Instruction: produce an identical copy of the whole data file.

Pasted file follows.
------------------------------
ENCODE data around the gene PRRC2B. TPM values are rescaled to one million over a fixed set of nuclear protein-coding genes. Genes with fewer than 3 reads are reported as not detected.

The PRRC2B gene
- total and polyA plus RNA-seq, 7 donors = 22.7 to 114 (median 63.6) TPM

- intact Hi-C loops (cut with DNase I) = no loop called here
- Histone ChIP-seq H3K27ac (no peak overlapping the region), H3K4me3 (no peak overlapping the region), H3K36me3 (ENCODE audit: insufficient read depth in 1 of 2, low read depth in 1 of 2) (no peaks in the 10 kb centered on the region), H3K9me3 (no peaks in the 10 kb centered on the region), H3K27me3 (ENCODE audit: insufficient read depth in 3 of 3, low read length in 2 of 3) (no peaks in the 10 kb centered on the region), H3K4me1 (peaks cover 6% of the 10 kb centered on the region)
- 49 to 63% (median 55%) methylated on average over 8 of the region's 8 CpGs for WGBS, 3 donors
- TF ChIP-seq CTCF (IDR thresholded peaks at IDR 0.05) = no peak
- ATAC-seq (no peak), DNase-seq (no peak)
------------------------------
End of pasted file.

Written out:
ENCODE data around the gene PRRC2B. TPM values are rescaled to one million over a fixed set of nuclear protein-coding genes. Genes with fewer than 3 reads are reported as not detected.

The PRRC2B gene
- total and polyA plus RNA-seq, 7 donors = 22.7 to 114 (median 63.6) TPM

- intact Hi-C loops (cut with DNase I) = no loop called here
- Histone ChIP-seq H3K27ac (no peak overlapping the region), H3K4me3 (no peak overlapping the region), H3K36me3 (ENCODE audit: insufficient read depth in 1 of 2, low read depth in 1 of 2) (no peaks in the 10 kb centered on the region), H3K9me3 (no peaks in the 10 kb centered on the region), H3K27me3 (ENCODE audit: insufficient read depth in 3 of 3, low read length in 2 of 3) (no peaks in the 10 kb centered on the region), H3K4me1 (peaks cover 6% of the 10 kb centered on the region)
- 49 to 63% (median 55%) methylated on average over 8 of the region's 8 CpGs for WGBS, 3 donors
- TF ChIP-seq CTCF (IDR thresholded peaks at IDR 0.05) = no peak
- ATAC-seq (no peak), DNase-seq (no peak)